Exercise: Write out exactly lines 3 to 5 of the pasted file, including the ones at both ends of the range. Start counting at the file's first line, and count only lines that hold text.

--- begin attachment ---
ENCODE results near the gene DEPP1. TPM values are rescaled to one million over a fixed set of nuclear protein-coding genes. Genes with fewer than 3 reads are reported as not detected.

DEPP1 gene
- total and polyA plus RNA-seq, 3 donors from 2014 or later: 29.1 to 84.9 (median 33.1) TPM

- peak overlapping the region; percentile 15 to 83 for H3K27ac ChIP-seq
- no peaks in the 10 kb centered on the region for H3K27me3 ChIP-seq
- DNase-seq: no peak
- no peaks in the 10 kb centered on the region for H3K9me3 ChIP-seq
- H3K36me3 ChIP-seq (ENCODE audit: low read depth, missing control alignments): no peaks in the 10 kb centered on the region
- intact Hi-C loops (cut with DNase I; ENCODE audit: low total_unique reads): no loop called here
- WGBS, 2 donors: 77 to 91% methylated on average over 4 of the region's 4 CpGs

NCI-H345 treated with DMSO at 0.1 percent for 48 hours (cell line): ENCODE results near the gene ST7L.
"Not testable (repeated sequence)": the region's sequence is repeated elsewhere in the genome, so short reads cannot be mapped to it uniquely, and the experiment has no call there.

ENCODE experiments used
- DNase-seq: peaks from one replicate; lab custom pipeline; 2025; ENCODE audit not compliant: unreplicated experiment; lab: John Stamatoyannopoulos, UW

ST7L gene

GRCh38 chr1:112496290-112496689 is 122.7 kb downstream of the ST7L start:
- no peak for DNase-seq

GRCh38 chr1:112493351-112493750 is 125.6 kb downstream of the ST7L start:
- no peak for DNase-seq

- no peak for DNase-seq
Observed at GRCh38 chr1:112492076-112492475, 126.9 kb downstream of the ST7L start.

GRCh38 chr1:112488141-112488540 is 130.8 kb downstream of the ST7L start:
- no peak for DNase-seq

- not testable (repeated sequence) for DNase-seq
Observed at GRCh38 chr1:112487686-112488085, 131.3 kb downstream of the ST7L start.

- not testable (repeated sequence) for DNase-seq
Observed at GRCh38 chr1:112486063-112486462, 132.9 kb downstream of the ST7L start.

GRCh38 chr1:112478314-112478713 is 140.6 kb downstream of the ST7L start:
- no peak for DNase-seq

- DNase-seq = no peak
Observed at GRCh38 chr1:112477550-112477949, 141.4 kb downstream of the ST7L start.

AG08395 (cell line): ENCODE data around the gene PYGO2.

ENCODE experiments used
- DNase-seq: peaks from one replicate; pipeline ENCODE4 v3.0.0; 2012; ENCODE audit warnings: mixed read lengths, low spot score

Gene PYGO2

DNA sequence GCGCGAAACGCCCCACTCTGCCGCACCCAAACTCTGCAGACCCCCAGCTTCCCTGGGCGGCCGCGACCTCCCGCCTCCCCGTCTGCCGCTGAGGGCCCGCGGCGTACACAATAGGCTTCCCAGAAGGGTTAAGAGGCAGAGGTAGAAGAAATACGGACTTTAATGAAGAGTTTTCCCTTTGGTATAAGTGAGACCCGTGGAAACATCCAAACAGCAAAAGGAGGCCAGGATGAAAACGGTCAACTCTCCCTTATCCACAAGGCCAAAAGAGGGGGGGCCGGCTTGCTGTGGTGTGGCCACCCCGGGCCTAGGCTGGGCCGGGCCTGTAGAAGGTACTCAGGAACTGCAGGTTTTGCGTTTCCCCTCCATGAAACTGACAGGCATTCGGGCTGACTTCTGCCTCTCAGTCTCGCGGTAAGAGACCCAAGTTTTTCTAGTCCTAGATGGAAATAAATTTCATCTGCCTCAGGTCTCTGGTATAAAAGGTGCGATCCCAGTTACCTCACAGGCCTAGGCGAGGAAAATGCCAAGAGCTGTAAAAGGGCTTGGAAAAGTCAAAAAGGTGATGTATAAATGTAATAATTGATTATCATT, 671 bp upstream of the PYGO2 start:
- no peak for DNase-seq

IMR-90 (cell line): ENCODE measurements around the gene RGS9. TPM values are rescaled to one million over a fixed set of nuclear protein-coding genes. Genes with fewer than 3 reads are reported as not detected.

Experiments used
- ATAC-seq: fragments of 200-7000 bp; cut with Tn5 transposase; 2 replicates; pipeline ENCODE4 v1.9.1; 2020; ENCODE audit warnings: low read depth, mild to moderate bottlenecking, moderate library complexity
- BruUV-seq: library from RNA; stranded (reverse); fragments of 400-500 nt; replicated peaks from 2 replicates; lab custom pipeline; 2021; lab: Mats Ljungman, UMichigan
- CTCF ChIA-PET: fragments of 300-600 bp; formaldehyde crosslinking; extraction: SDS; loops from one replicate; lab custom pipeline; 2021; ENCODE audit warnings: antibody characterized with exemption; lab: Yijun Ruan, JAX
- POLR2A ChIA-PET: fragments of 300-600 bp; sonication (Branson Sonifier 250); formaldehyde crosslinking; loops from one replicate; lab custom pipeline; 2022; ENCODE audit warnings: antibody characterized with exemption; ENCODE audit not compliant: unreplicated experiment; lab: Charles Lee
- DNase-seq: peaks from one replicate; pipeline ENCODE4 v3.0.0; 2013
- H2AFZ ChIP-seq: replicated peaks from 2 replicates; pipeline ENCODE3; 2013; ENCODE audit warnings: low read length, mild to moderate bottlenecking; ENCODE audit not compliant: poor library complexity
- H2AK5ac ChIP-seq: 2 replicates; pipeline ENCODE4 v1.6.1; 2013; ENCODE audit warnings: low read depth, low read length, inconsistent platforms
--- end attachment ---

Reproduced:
- total and polyA plus RNA-seq, 3 donors from 2014 or later: 29.1 to 84.9 (median 33.1) TPM

- peak overlapping the region; percentile 15 to 83 for H3K27ac ChIP-seq
- no peaks in the 10 kb centered on the region for H3K27me3 ChIP-seq